Tuesday, December 8, 2009
On the BCS: A Brief Sick-Day Screed
Amid a Sudafed-induced haze this afternoon, I realized that it's now been fifteen years since the best Penn State team I've ever seen went undefeated and finished second in the national polls. Everything has changed since then, and yet nothing has changed. For decades, college football has served as perhaps the most prominent example of capitalism subsuming rationality; that continues even now. The system is imperfect, and everyone knows the system is imperfect, and now the trendy argument against moving the system closer to perfection is that we can never actually achieve perfection, so why bother trying when we have this wonderful corporate system that makes us all a great deal of money and satisfies the whims of overpaid bowl executives with non-existent duties? I mean, how truthy is that! Such is the stance of the BCS on its much-reviled Twitter feed; that's the only argument they can make that isn't directly based on a falsehood. Essentially, they are relying on the inherent irrationality of Internet culture to take hold. They are relying on the notion that, in the Information Age, information can be manipulated to fit their own ends.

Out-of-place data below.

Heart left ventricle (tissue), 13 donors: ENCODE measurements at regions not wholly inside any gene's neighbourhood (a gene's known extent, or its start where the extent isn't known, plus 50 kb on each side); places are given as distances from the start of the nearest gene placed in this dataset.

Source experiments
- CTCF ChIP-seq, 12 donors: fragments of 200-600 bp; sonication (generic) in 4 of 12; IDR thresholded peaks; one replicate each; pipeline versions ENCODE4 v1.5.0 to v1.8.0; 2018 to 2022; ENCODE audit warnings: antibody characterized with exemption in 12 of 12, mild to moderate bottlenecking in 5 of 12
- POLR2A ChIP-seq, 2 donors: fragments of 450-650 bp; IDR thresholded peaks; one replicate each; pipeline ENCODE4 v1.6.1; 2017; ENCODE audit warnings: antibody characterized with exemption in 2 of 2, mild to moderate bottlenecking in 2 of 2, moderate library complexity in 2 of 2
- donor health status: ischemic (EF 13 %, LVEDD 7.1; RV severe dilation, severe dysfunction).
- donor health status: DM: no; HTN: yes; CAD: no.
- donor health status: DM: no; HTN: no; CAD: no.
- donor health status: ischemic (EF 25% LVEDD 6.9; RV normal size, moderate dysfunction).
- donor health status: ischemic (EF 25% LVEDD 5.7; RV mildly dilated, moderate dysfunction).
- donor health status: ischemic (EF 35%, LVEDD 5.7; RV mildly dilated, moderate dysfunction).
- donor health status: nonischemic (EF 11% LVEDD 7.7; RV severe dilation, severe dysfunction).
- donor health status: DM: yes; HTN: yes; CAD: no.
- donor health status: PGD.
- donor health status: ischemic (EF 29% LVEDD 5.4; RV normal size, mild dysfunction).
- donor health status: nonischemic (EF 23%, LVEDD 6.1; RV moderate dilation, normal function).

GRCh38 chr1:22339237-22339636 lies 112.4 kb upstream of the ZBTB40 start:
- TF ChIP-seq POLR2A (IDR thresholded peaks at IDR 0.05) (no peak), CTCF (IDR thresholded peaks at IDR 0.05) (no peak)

So yes, let's acknowledge one facet of their argument: Things are better than they were fifteen years ago, and if the BCS existed in 1994, maybe the problem might have been solved, at least in that particular case. But a great deal has changed in those fifteen years. And the BCS, given its rigid adherence to the current power structure, is incapable of flexibility; the BCS cannot evolve with the game. The BCS cannot adapt to a structure where teams from non-power conferences are now utterly capable of competing for championships. The BCS, in 2009, is just as irrelevant as the bowl coalition was in 1994, and just as irrelevant as the bowl system was in 1969. We all know the rational and simple solution to this problem; we've always known it. The question is whether rationality even matters anymore.